The real question is how can strip surgery create this sort of density over a 10 year span consisting of one procedure each year as hair loss progresses without creating an obvious strip scar with the hair in the donor area at such a short length? One strip maybe? Two strips less likely. Three strips highly unlikely. Multiple annual strips over 10 years......totally impossible. Advantage FUE.

Of course I have more FUE experience than anyone in the world today so I think it is hard for physicians to mount an objective negative response. To date all I've heard is that some physicians feel their strip results are better than their FUE results. Of course most of these physicians do NOT do their own FUE extractions. Most pass them on to unlicensed individuals to allow them to cut the skin in violation of most state medical laws and opening the physicians to multiple levels of malpractice litigation. Still properly performed FUE in the hands of a skilled surgeon offers a far better potential than strip surgery performed predominately by a team of medical assistants.

Thoughts from physicians or patients?

04-13-2012, 08:22 AM
Hi Dr. Cole,

I enjoyed reading your post, lots of interesting points. Can i just confirm, for an average patient...how many grafts can be obtained from FUE? I have heard than on average this number is ~ 4,000 - 6,000 ? But after seeing a few of your results, i believe this may be a bit higher?

Recently, i saw a close up image of my donor area, one year out from a 1,250 graft FUE procedure to my hairline. I have brown Indian coloured skin and was absolutely horrified at how bad white dots look on brown skin. I would imagine that it looks even worse on black coloured skin. I've heard many physicians advocate the use of FUE on dark coloured patients who like to wear their hair short, but Iím a little surprised by this after seeing my own donor area. My HT surgeon used a 0.95 mm punch by the way. Maybe i could get away with cutting my hair very short now (e.g. #1 guard), but if i had another 2,000 grafts via FUE....i'm not sure if this would be possible. Maybe i'm wrong, but i was very shocked at the sight of my donor area. The scarring was very obvious. I saw a couple of Dr. Hasson's tricho closures in person recently (including Jotronic) and the scars were barely noticeable. Jo seemed to have less 'overall' scarring than me and Jo has had about 15 million grafts i believe (:D).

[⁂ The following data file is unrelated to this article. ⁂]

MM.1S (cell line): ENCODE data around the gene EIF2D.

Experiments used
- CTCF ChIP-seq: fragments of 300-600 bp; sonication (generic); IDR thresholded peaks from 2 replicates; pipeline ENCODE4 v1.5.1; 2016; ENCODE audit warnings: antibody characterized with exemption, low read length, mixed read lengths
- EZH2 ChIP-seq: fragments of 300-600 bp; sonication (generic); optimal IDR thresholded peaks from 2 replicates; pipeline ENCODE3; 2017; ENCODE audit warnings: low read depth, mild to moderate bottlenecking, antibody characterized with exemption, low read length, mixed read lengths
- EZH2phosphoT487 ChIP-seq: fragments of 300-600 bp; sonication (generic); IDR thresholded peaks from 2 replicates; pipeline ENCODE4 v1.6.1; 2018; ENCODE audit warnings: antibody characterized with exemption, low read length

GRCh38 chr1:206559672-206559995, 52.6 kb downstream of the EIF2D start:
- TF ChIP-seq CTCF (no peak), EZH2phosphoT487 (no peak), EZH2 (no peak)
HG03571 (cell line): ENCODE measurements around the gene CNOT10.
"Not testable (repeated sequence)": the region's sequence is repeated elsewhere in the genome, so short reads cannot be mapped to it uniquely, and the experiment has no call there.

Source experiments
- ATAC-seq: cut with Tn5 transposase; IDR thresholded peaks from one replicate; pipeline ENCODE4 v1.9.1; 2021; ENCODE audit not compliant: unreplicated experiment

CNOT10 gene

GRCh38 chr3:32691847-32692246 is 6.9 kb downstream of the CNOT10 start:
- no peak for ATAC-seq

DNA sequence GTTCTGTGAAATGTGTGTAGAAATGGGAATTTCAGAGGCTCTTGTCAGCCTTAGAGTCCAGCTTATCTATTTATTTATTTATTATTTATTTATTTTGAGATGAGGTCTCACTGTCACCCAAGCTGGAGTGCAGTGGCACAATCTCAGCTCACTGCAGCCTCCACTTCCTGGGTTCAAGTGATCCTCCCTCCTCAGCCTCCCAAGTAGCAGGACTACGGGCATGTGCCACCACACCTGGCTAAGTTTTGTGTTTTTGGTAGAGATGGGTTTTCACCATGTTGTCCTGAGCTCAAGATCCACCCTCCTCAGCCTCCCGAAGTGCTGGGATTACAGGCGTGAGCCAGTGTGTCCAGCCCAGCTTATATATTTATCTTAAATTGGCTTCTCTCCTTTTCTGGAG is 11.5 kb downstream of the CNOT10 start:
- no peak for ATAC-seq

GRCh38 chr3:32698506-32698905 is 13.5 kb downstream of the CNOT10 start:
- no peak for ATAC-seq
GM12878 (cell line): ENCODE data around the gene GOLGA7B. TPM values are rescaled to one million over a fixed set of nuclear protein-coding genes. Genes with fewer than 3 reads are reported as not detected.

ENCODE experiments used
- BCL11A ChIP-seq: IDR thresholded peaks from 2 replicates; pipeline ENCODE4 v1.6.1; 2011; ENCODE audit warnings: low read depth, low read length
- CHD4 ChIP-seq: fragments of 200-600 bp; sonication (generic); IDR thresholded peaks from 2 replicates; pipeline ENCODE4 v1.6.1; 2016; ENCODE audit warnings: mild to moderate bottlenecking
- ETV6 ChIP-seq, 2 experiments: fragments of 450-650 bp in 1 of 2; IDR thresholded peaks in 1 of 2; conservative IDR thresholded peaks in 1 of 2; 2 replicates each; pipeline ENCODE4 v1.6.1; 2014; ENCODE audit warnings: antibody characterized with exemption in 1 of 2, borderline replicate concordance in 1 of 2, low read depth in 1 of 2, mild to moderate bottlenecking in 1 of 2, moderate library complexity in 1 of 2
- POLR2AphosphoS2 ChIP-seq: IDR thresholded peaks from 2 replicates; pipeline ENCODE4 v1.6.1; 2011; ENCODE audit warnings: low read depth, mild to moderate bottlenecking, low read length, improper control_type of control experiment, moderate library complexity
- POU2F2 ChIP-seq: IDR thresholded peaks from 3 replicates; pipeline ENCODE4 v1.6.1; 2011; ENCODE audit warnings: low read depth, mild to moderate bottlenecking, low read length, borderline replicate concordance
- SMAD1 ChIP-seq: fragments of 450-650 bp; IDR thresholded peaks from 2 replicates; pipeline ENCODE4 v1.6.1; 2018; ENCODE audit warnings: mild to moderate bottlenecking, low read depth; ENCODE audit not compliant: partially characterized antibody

To add salt to my white dots, i've had poor growth from my FUE procedure. One surgeon told me i've only had 40-50% growth, after inspecting the incisions on my hairline. I know you and other top docs like Dr.Rahal/Dr.Feller get much higher yields, but i can't help but think the 90% success rate with FUE is slightly exaggerated for the average case ?

Sorry if all the above is a little pessimistic towards FUE, but i'm just very skeptical about what is portrayed by the industry about FUE. It worries me someone like Dr. Feller doesn't really advocate the use of FUE as a standalone solution for the majority of hair loss sufferers. All that being said, I've seen many of your CIT results on your website and they are exceptional.


Follicle Death Row
04-13-2012, 12:40 PM
Dr. Cole believes 50% extraction is possible. Others will say 30% guess it depends on the patient's characteristics. I would think 6000-7000 average.

04-14-2012, 06:08 AM
Who did your FUE surgery Folly ?

Was it a surgeon in Belgium as I thought Dr Cole trained them?